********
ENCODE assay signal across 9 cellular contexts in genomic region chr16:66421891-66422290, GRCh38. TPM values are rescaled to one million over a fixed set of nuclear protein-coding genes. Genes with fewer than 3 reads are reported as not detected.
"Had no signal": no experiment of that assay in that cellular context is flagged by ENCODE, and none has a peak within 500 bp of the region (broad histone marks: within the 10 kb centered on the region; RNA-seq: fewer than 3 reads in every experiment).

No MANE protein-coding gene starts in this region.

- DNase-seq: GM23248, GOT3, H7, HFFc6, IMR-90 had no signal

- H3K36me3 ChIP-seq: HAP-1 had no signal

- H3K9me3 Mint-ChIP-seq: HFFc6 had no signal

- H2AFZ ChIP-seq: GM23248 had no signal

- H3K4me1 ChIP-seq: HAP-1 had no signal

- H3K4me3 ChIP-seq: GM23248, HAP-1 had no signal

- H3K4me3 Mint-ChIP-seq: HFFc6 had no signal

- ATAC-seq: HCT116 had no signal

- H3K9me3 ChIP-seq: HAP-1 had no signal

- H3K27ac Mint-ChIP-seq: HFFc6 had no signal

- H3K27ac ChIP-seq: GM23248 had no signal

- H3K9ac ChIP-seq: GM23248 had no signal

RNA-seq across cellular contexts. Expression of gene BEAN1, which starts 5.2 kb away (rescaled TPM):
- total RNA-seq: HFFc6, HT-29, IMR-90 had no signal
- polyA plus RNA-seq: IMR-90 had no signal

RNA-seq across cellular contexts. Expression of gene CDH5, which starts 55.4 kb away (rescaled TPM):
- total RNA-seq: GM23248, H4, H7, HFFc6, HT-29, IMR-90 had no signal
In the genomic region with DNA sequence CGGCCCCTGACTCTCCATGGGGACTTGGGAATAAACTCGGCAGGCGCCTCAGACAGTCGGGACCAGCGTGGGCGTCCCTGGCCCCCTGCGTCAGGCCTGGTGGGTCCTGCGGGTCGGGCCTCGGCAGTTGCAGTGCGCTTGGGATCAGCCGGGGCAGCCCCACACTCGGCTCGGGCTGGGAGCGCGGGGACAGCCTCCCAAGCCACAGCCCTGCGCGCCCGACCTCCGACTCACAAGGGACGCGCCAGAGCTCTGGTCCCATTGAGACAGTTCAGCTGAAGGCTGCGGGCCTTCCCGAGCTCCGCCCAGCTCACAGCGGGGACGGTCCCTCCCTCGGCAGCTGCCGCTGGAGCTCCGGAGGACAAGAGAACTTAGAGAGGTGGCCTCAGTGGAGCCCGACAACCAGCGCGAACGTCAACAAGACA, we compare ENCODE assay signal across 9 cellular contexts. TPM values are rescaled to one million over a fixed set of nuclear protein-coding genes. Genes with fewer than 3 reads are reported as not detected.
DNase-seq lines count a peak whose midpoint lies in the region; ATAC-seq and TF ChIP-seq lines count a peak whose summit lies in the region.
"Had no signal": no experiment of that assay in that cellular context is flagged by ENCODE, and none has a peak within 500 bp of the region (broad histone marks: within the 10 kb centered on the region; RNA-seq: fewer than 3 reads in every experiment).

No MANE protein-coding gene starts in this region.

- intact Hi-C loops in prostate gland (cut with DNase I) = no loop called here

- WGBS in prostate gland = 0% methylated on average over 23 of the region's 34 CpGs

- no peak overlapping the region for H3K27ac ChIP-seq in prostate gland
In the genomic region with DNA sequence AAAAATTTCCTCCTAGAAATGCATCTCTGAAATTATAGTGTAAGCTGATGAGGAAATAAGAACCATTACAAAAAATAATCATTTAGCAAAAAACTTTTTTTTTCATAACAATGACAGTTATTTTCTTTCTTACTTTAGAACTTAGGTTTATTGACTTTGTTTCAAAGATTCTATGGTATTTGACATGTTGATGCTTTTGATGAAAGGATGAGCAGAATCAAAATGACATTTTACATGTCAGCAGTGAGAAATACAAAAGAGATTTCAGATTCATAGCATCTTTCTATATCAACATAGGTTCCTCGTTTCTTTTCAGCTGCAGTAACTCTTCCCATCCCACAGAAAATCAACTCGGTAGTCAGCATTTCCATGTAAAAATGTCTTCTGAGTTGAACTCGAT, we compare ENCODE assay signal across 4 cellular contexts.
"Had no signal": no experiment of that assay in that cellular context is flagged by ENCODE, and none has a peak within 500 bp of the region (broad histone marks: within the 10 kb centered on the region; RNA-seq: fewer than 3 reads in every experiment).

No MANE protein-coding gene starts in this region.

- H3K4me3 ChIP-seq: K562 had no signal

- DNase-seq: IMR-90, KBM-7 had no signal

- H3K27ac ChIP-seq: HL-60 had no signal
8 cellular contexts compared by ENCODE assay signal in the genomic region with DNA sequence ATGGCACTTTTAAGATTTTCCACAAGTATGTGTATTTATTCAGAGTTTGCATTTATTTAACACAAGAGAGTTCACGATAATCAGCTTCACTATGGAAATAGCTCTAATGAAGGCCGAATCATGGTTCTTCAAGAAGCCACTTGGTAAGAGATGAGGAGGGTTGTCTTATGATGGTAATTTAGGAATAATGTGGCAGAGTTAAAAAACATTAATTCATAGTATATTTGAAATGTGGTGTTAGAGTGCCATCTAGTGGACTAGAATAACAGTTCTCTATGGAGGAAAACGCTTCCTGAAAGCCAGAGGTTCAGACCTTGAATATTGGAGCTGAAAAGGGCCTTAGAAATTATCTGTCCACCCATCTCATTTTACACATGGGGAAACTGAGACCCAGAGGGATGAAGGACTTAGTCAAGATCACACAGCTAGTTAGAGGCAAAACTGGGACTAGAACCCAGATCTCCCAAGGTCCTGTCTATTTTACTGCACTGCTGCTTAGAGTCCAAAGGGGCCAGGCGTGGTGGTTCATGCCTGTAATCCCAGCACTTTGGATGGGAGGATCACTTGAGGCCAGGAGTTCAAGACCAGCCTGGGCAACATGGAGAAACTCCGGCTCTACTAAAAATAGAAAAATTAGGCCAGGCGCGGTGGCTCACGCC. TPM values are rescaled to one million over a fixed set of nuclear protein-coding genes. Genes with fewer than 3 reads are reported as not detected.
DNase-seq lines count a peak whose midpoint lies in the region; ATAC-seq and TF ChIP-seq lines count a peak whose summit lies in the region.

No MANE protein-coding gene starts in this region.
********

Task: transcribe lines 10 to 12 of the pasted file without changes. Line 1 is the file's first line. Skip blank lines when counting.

- H3K4me3 Mint-ChIP-seq: HFFc6 had no signal

- ATAC-seq: HCT116 had no signal

- H3K9me3 ChIP-seq: HAP-1 had no signal